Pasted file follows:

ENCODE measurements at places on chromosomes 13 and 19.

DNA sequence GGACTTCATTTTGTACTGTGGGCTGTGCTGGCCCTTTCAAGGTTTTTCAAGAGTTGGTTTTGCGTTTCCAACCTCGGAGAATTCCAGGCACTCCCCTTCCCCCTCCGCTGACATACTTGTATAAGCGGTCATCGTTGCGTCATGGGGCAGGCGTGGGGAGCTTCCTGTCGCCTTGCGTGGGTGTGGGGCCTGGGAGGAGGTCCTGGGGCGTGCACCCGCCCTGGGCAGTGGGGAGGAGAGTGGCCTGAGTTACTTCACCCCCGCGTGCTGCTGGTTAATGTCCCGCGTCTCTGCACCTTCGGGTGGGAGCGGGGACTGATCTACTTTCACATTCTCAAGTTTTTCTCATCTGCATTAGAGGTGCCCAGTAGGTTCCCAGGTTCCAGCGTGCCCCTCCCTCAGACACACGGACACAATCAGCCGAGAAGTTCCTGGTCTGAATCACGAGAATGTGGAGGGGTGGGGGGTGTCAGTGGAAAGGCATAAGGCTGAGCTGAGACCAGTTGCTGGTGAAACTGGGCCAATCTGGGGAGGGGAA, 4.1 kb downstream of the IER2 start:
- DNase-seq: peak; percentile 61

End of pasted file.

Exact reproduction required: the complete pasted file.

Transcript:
ENCODE measurements at places on chromosomes 13 and 19.

DNA sequence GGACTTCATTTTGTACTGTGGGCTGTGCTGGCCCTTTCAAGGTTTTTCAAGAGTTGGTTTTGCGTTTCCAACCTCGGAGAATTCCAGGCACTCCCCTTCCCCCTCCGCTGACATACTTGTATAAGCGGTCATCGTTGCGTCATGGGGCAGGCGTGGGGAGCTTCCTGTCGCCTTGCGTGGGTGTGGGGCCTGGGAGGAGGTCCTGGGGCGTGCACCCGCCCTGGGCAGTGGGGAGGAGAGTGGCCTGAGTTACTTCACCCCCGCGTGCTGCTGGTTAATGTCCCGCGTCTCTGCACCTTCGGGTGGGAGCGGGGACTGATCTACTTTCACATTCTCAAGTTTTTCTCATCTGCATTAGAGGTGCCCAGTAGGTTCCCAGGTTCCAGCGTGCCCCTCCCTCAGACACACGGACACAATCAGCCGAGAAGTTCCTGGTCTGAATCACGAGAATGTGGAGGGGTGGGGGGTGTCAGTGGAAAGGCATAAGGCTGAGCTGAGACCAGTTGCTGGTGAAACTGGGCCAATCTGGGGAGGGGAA, 4.1 kb downstream of the IER2 start:
- DNase-seq: peak; percentile 61